thecookingchook

The personal stories and adventures of a nerdy food lover.

The Cooking Chook does Christmas – Snappy Baked Snapper

Christmas in Australia is in the middle of summer, so Christmas lunch with my partner’s family (my family doesn’t celebrate Christmas) consists of a BBQ meal and seafood. I’m a huge fan of seafood, in particular fish, so cooking a whole fish to share for Christmas really appeals to me. One of my favourite fish to eat is Snapper, which can be caught in the local waters off the South Australian coast, so I’m fortunate enough to be able to buy this fish pretty much ‘off the boat’. The best thing about cooking fish is that it requires minimal preparation, but can be so flavoursome and cooking a whole fish means you can cater for a number of people quite easily. I decided to add a bit of my heritage to this dish, so I have used an Asian-style marinade which I found in The Australian Women’s Weekly cookbook called ‘Roast’. Normally, you would cook a whole fish on the BBQ, but unfortunately, in a totally un-Australian manner, I don’t own a BBQ so I had to cook using my oven instead. The Snapper that features in this post was enough to feed two people, so you could either buy a few baby Snappers or buy a big one around 3-4kg, to feed several people.

Snappy Baked Snapper
800g whole Snapper, cleaned and scaled (ask your fishmonger to do this for you)
20g piece of ginger, grated
1 tbs peanut oil
¼ cup (60ml) chinese cooking wine
¼ cup (60ml) soy sauce
½ tsp white sugar
2 spring onions, thinly sliced on the diagonal

Preheat oven to 180°C.

Cut three deep slits into each side, and rub the grated ginger into the Snapper .

Score the Snapper on each side

Line an oven tray big enough to accommodate the Snapper with baking paper and place the Snapper in the tray. Combine the oil, wine, soy sauce and sugar in a jug. Stir until the sugar is fully dissolved, then drizzle the marinade over the Snapper.

Place in tray and add marinade

Bake the Snapper, covered (I used foil), for about 15-20 minutes or until it is cooked through. Before serving, drizzle the pan juices over the Snapper and top with the sliced spring onions.

Serve with pan juices and spring onion

Note: You should allow 15-20 minutes cooking time per kilogram of Snapper. If it is the first time you are baking a whole fish in the oven, I would err on the side of caution and check 10 minutes before the end of the cooking time to see if the fish is cooked. The flesh should flake easily when teased with a fork. The last thing you want is to over-cook the fish! With the ginger and marinade, increase accordingly depending on how big your fish is. I haven’t amended the original recipe, but if you would like to see the original recipe, it’s on page 300 of ‘The Australian Women’s Weekly Roast’ cookbook.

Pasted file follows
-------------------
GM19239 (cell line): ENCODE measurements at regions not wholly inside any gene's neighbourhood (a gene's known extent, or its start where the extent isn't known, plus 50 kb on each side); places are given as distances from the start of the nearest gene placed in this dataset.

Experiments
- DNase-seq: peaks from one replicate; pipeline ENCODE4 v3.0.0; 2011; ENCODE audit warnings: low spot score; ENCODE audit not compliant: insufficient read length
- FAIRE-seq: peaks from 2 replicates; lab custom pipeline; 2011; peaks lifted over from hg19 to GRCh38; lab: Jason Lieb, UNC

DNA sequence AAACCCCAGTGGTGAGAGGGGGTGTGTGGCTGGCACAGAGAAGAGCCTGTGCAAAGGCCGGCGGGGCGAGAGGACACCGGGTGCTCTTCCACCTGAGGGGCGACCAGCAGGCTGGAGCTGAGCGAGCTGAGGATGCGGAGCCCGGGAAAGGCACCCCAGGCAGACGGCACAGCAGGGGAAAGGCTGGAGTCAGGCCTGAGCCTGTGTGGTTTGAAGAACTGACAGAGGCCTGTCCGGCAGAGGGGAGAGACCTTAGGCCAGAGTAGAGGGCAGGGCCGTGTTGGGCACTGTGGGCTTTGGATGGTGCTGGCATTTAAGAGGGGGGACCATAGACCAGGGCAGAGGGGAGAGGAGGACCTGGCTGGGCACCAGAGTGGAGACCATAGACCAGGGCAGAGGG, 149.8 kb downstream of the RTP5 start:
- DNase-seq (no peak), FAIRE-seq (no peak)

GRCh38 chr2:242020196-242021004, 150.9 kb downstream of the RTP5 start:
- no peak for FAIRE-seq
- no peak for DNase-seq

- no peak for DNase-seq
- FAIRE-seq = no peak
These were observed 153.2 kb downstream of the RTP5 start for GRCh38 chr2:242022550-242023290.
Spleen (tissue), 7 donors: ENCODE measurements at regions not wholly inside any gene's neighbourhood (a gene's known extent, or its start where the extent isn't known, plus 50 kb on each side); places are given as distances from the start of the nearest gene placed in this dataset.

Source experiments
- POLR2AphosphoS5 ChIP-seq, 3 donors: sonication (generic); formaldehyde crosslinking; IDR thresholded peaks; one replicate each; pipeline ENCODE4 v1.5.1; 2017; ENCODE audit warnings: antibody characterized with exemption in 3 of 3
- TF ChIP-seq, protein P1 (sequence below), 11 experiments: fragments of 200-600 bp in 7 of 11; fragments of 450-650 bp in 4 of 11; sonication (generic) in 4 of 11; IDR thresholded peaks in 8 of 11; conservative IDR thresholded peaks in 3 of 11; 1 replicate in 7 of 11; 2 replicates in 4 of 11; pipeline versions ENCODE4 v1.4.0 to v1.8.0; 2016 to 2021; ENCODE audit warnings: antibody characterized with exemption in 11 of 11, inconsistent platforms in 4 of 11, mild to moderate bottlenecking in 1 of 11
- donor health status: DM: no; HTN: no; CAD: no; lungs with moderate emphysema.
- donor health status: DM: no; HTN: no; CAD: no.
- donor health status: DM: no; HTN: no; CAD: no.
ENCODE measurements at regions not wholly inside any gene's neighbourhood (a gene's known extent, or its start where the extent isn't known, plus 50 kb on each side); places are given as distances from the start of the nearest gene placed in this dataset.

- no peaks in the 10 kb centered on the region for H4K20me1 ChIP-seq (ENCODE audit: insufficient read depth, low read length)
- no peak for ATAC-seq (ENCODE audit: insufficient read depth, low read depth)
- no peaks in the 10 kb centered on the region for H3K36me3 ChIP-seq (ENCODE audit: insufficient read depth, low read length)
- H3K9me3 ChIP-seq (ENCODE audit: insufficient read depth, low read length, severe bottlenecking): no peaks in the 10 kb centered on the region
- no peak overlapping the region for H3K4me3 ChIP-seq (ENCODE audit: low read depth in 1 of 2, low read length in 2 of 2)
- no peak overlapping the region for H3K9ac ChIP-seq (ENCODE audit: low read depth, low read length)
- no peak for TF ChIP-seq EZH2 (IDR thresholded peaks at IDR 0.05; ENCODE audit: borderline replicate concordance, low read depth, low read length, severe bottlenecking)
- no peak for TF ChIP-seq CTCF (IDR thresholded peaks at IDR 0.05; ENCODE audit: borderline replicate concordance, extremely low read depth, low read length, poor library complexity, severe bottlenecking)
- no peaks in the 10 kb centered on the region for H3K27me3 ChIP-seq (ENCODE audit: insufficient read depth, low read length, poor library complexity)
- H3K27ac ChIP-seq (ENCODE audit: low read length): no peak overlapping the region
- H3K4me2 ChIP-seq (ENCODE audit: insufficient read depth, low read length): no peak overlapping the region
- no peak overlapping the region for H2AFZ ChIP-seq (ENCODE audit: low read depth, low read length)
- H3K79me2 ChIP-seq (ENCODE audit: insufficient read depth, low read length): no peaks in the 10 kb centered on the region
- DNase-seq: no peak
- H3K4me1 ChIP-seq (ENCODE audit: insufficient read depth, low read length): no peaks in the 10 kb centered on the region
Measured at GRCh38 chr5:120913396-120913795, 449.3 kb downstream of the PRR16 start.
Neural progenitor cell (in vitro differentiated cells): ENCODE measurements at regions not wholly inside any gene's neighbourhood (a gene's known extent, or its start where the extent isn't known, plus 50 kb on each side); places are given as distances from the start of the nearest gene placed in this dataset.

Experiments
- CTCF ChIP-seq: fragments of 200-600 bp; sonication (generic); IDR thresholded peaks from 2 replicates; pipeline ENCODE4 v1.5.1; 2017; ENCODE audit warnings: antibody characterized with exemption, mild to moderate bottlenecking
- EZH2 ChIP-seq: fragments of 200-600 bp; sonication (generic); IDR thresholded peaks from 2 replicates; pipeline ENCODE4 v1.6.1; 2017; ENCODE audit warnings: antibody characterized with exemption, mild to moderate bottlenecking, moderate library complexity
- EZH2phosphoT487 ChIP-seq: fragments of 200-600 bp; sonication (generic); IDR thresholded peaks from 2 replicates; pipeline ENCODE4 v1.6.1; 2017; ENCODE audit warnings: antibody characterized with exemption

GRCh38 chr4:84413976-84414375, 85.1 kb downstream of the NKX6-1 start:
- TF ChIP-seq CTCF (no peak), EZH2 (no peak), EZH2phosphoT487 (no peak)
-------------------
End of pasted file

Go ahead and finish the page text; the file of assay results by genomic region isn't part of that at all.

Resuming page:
This will be the last post in The Cooking Chook does Christmas series for this year, considering Christmas Day is only three days away. I hope you all have a wonderful, stress-free and merry Christmas. Just remember, Christmas is about sharing some memorable moments with your loved ones. Don’t worry so much about everything else….

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18 thoughts on “The Cooking Chook does Christmas – Snappy Baked Snapper

  1. petit4chocolatier on said:

    What a perfect Christmas lunch! Best wishes for a Merry Christmas!

  2. Merry Christmas Chook. I love baked snapper. Without a barbecue there’s always a wok which these days is very Australian lol 🙂

  3. Oven-baked fish is perfect too! Merry Christmas! 🙂

  4. mmm–It looks delicious!

  5. Never before have I tried baked an entire fish. This looks simple yet so juicy. That red snapper is just so beautifully baked.

  6. This looks so good and what a nice presentation. Like Irene above, I’ve never made a whole fish before. Lately it’s trout season here. May have to try this. One question, is Chinese cooking wine the same as sake?
    Thank you BTW for solving my spacing problem on today’s recipe. Brilliant!!!

    • Thank you! Chinese cooking wine and Sake are both fermented from rice, but the fermentation process for each differs slightly (Sake is fermented like beer rather than wine). Sake can be used as a substitute, but will have a different flavour. I would suggest to try both and see which one you prefer.

  7. Oh, and Merry Christmas!!

  8. Wow, looks so good~ Hope you have a lovely day for enjoying it~

  9. Looks delicious! Will try it one of these days. Thanks for stopping by my blog!

  10. Lovely looking dish! I love Snapper and will have to give this a try when my Fishmonger gets some in…

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